Zach Parise followed his father’s footsteps by playing in the NHL. Zach was drafted by the New Jersey Devils in 2003 as the 17th overall pick. Parise then signed a 13 year contact with the Minnesota Wild where he currently plays the position of left wing. This move was sort of a homecoming for Zach since his dad, J.P. Parise played there and was the captain for the team who at the time was called the Minnesota North Stars.

Just recently Zach was named the captain for the 2014 U.S. Men’s Hockey team for the Winter Olympics in Sochi. He and his fellow teammates came up short winning a medal, but he will always remember his time in Sochi.

I was able to chat with Zach about the NHL, fatherhood, his Olympic experience including shooting a commercial with Chobani Greek Yogurt, and what lessons he learned from his dad before entering the league.

Art Eddy: The 2014 Winter Olympics are now a month behind you. What did you take away most from that experience?

Zach Parise: Unfortunately for us we left on a pretty sour note. We started off the tournament really well, but the way we ended with that loss to Canada and losing in the Bronze medal game to Finland was not what we had planned. We had some pretty high expectations over there.

The whole experience was awesome. There was a lot of fun. They did such a good job. The Russians did a great job of running the Olympics. I know all the stuff that was on the TV and the media before, but it was such a good experience. It was a lot of fun.

AE: The commercial you did with Chobani Greek Yogurt was pretty cool. How did working with Chobani come about?

ZP: They are one of our major Olympic sponsors for Team USA. They were looking for an Olympic athlete, well a hockey player in particular. We have a great relationship with them now. The commercial thing was one of the first times that I have done a commercial like that. It is amazing to see what goes into it.

It took us about 12 hours to film it. It was cool to see how they do everything and how many times you have to do the same thing over and over again, but it was really fun.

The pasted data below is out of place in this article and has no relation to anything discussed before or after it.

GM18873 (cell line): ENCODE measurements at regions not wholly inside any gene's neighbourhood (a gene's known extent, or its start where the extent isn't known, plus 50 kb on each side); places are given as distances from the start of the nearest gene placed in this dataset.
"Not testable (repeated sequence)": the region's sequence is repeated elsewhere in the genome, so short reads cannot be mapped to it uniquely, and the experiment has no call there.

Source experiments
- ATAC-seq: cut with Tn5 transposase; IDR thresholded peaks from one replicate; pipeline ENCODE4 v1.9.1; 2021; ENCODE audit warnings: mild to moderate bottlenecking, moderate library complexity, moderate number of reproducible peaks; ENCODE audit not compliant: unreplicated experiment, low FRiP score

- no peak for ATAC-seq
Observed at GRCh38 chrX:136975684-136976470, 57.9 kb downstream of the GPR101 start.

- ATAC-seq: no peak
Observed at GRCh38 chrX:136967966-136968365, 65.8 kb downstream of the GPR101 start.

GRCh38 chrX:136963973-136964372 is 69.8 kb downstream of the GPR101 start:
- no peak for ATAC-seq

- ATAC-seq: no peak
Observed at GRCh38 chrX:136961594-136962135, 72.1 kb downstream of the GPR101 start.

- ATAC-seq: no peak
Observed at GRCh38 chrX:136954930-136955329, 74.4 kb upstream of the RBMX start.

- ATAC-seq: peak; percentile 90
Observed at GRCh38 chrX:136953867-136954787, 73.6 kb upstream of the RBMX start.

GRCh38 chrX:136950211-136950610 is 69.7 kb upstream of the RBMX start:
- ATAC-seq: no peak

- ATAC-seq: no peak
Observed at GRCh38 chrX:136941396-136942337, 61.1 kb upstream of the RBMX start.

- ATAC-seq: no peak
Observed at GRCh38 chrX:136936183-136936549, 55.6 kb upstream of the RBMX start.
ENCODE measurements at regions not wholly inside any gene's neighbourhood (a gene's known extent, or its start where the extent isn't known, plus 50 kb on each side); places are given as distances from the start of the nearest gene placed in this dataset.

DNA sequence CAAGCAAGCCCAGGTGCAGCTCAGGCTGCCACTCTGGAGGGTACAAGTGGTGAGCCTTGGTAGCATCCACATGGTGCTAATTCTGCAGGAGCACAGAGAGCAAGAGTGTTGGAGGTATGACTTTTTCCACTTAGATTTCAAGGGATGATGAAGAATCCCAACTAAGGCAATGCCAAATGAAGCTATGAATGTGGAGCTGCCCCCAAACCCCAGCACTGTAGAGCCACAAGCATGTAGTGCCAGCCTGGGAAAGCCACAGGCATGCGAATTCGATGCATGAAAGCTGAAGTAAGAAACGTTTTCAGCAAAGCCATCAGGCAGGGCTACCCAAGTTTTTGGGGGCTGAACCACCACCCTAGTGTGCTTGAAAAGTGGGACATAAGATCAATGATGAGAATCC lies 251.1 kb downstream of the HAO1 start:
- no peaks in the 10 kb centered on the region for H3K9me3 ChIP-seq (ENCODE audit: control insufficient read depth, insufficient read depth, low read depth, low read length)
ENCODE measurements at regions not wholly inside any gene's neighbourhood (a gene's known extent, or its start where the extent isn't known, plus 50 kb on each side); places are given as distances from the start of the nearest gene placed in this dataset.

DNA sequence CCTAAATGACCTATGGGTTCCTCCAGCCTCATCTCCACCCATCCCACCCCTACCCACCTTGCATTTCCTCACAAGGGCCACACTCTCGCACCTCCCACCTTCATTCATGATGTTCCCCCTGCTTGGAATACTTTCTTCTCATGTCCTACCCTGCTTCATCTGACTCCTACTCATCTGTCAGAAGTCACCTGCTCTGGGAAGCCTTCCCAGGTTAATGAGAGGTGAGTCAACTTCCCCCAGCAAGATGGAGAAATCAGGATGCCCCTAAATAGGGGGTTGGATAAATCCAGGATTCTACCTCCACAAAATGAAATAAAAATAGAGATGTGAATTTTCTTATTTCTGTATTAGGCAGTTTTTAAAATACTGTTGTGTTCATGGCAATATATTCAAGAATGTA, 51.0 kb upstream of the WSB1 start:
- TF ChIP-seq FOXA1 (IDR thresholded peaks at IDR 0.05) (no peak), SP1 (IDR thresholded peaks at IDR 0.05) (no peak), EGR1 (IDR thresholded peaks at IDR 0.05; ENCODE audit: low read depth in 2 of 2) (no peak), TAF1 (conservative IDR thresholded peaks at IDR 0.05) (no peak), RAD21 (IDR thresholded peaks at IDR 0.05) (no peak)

AE: Now switching to hockey is there a team that gets you more hyped when you see them on the schedule than any other team?

ZP: When I was playing in New Jersey you have those special rivalries. It was always us and the Rangers. Those games were so intense. I think we played them three times in the playoffs when I was there. Here in Minnesota we are starting to establish ourselves as a pretty good team. We are going to have some good rivalry games with the Jets and also Chicago with just how close we are.

AE: Besides playing at home, which city do you like to play in?

ZP: Going to play in Montreal is always fun. The crowd is so good. To experience the excitement in the building is unbelievable. That is probably one of my favorite places to go play a game. It is a great atmosphere in the rink.

AE: Your dad, J.P. Parise made a name for himself in the NHL. What advice did he give you when you entered the league?

ZP: I think that his biggest thing was to enjoy it. He told me at the time of my first year that how quickly my career will fly by. At the time I was thinking okay I am 21 years old and it won’t go by fast. Then all of a sudden I look today and I have been in the league for almost nine years. Then I was like he was right. He wanted to make sure that I enjoyed it and had fun playing.

It seems simple, but it was great advice. You go through so many ups and downs throughout your career. It is always good to take a step back and take a look at your career and see where you are and where you have come from.

AE: You have played in the NHL for about eight years now. How has your game evolved since coming into the league?

ZP: I think you learn a lot as you get older. You learn a lot mentally how to keep an even keel throughout a season. You go through so many different stretches where things are going right and everything seems to go in. Then there are times where nothing you do goes right.

As I have gotten older I kind of learned to keep a level head throughout the season. Not get too excited when things are good or not get upset when things aren’t going so good. I think that is probably the biggest thing I have learned.